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Controlling Food Safety During Equipment or Facility Repair

Food safety standards accepted in support of the Global Food Safety Initiative require that maintenance of equipment or building structures be completed so there is no risk to product, packaging or equipment contamination.

Food producers are responsible for documenting and maintaining procedures to perform routine, in process, and emergency repairs. They also must demonstrate equipment sanitation and product safety when maintenance is performed and at pre-operation inspections such as when food contact surfaces are in production and food may be present.

The risks of contaminating a food production line or introducing foreign matter into finished product during mid-shift repairs are reasonably likely to occur. When a line goes down, time is of essence to get back into production. Therefore, it is critical to have a time-optimized system that ensures communication between production, maintenance, and quality assurance personnel.

First, documentation of all plant and equipment failures and corrective actions are required during production. Normally, a food producer completes a down-time log for production and files a HACCP deviation if food safety is involved. To preserve food safety, all food processing should be placed on ‘hold’ if maintenance is preformed during processing. This is to be sure all foreign material is removed and food contact surfaces are thoroughly cleaned prior to resuming processing.

The following best-practice procedure is a good way to ensure that responsibilities are effectively transferred and that all records for production down-time, maintenance, and pre- operation inspection are efficiently maintained. It’s an efficient process to coordinate the response, activities, and hand-off of responsibilities between production, maintenance and quality assurance personnel:

    1. Maintenance employees shall be trained in the proper procedure and steps in equipment failure work orders. (Appendix 1: Process to Control Food Safety During Equipment or Facility Repair Flow Diagram.)
    2. Operations supervisors initiate work orders for all equipment or facility repairs that need to be done during the production day (Appendix 2: Sample work order form.)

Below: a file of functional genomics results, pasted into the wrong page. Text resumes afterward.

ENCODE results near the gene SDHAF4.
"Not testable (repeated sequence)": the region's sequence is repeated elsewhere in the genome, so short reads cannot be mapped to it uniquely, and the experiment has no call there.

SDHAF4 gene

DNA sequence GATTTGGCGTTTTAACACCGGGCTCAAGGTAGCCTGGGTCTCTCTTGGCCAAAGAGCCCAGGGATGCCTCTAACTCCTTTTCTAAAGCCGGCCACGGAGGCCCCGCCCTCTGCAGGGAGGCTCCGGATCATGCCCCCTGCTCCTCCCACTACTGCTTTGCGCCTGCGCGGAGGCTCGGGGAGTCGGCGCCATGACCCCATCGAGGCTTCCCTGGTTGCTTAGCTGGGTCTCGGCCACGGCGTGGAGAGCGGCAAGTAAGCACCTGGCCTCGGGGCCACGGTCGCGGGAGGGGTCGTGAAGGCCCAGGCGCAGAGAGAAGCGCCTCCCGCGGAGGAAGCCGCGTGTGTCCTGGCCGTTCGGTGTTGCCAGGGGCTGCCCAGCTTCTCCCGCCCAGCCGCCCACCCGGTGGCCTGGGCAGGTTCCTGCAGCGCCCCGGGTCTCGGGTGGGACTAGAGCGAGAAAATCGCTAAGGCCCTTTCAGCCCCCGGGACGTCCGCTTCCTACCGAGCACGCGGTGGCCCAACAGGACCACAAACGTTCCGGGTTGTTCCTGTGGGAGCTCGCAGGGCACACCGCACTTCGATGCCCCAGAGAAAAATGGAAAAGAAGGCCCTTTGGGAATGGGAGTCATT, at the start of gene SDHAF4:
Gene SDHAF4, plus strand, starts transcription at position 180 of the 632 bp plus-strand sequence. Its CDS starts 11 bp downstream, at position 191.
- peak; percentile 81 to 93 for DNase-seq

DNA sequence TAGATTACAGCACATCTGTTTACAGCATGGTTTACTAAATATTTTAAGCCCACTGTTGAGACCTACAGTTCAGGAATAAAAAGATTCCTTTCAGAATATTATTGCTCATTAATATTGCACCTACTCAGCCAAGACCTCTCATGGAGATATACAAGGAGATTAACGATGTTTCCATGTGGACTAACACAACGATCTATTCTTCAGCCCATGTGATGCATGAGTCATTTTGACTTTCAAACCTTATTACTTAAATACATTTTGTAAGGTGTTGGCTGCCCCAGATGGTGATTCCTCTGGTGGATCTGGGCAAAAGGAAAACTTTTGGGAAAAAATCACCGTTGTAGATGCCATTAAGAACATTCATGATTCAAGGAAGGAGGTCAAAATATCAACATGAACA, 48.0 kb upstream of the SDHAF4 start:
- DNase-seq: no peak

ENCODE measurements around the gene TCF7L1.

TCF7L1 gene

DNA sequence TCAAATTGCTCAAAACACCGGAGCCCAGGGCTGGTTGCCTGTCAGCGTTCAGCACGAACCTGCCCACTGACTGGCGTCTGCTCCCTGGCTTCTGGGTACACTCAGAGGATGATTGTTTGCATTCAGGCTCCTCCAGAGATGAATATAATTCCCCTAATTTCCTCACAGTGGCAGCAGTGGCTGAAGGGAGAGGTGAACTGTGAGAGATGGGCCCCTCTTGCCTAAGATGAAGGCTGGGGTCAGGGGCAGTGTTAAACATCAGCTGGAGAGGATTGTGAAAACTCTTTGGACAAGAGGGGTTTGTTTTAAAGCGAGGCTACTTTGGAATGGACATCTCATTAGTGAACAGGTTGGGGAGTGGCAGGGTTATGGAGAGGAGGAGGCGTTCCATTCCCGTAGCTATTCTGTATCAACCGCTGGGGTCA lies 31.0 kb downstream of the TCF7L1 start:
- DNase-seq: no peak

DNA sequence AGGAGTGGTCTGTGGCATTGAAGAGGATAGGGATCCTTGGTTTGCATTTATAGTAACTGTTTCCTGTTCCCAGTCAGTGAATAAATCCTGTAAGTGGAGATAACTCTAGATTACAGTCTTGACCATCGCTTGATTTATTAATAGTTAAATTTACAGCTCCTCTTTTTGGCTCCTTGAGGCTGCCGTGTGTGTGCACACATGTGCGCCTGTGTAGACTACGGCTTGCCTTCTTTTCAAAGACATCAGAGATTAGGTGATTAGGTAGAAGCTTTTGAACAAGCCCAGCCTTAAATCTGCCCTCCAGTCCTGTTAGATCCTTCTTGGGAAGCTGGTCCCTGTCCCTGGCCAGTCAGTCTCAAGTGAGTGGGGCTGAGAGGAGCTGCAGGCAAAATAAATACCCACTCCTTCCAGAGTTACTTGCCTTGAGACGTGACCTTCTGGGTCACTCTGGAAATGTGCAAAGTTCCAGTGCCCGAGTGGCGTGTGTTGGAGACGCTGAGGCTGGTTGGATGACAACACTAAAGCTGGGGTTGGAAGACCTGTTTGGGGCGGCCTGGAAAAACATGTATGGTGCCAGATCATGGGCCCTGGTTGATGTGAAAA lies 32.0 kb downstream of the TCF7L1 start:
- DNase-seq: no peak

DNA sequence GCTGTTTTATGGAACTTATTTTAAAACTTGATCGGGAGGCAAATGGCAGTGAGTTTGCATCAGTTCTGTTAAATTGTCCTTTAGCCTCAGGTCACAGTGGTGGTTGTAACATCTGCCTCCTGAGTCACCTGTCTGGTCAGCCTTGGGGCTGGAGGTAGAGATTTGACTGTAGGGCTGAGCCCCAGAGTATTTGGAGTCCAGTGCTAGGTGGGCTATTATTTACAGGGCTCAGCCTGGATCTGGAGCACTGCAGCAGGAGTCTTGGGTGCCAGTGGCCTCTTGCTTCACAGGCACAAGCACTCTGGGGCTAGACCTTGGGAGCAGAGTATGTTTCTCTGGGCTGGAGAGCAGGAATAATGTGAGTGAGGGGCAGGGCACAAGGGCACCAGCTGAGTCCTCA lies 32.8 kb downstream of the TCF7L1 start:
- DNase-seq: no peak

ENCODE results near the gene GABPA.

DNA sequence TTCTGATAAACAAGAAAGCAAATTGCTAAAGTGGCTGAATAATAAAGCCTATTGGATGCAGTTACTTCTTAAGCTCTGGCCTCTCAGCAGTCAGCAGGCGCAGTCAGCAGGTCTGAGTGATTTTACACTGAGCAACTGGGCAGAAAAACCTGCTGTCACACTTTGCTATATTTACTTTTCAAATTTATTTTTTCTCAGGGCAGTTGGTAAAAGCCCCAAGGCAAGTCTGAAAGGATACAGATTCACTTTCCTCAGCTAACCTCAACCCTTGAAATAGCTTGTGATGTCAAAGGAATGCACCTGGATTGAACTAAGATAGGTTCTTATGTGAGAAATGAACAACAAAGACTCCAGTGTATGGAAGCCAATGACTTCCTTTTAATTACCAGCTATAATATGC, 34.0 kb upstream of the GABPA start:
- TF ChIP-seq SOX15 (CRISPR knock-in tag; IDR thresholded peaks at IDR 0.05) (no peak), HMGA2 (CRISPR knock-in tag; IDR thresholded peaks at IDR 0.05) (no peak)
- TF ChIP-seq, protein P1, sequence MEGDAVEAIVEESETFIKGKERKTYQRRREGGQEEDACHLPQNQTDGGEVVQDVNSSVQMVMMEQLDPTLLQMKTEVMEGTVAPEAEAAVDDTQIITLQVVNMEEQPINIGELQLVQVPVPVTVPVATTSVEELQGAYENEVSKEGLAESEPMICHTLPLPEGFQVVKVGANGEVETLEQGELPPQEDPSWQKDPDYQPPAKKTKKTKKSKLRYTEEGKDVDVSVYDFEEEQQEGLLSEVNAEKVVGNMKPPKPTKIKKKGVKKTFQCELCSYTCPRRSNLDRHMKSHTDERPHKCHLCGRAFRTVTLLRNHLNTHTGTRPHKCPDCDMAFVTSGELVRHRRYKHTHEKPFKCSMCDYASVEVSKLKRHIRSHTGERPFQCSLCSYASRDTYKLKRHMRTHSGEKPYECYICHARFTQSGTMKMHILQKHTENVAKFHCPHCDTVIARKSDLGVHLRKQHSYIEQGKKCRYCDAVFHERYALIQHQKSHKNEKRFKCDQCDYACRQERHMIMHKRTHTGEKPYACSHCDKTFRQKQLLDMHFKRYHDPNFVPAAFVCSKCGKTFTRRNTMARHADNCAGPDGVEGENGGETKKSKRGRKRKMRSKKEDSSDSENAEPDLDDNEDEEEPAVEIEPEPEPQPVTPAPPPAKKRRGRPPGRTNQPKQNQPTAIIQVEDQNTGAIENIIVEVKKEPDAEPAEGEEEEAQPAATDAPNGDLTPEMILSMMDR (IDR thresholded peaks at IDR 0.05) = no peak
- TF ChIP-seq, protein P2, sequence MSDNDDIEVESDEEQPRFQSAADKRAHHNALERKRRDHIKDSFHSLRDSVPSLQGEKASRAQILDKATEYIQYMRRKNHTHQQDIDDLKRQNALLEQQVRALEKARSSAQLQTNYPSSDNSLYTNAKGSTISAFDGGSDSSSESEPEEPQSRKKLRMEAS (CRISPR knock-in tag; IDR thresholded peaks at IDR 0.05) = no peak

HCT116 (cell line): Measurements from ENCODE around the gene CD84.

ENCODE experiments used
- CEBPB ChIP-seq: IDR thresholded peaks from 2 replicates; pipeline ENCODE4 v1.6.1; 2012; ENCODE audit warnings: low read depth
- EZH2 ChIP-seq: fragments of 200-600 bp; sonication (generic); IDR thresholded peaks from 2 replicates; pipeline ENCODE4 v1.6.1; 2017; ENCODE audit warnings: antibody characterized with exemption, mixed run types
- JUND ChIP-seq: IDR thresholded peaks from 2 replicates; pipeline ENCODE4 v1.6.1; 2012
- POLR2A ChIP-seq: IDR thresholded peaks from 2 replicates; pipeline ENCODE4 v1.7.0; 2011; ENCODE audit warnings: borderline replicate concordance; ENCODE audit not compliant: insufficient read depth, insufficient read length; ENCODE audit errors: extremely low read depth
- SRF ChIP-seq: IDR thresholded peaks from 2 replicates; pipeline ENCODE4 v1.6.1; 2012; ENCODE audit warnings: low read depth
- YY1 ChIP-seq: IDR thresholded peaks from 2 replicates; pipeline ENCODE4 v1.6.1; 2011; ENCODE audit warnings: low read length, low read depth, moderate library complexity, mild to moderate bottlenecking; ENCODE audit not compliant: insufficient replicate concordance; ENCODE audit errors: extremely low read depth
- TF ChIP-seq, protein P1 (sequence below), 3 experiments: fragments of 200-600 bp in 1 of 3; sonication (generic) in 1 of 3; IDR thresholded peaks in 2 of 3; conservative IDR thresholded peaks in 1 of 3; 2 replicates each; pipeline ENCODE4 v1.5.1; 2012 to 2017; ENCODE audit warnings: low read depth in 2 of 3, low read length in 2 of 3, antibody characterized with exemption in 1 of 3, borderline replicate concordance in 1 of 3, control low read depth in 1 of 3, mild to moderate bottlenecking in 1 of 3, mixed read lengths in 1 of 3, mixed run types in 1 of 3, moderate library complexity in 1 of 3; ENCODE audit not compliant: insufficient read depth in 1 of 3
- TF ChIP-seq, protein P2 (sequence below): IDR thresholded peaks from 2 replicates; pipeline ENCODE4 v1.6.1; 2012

3. Operations supervisor or QA place equipment on hold.
    4. Operations supervisor notifies maintenance employees via radio to their specified location
    5. Operations supervisor creates work order and downtime report.
    6. Maintenance employee goes to specified area and assess problem.
    7. Maintenance employee is not to work on any process equipment unless there is a hold tag placed on equipment.
    8. After initiating the work order, operations hands over the work order to the maintenance employee who is making the repair.
    9. Maintenance employee is required to follow all maintenance GMPs while making repairs.
    10. Maintenance employee is required to fill out all remaining parts of the work order form after the corrective action repairs were made, then turns the completed work order to the maintenance supervisor.
    11. Maintenance supervisor is required to verify that the work is complete and determine if there is a preventative measure that can be taken so future equipment failure will not happen.
    12. Maintenance Supervisor will sign and date the verified work order form to ensure its record is properly maintained.
    13. If no immediate action is needed when a request is made from operations the following applies:
      13.1  Operations fills out work order form.13.2  Operations turns in work order forms, which are given to the maintenance supervisor.13.3  Maintenance supervisor generates work order and assigns it to maintenance employee.13.4  Maintenance employee completes repairs following all maintenance GMPs.

      13.5  Maintenance supervisor is required to verify that the work was complete and determine if there is a preventative measure that can be taken so future equipment failure will not happen.

      13.6  Maintenance supervisor will sign and date the verified work order form to ensure its record is properly maintained.

This workflow or Process to Control Food Safety during Equipment or Facility Repair, ensures that processing lines are placed on hold by operations or QA if immediate corrective actions are needed during processing. The process effectively links all records involved with a line stoppage (i.e. Process Deviation Log, HACCP Deviation, Maintenance Work Order, Hold Tag Log and Hold Tag Release) while incorporating GFSI quality management system requirements.

This process has effectively created alignment at work between the interrelated services provided by production, maintenance and quality assurance, allowing each to maximize their goals toward achieving company production, quality, and food safety expectations.

Category: Food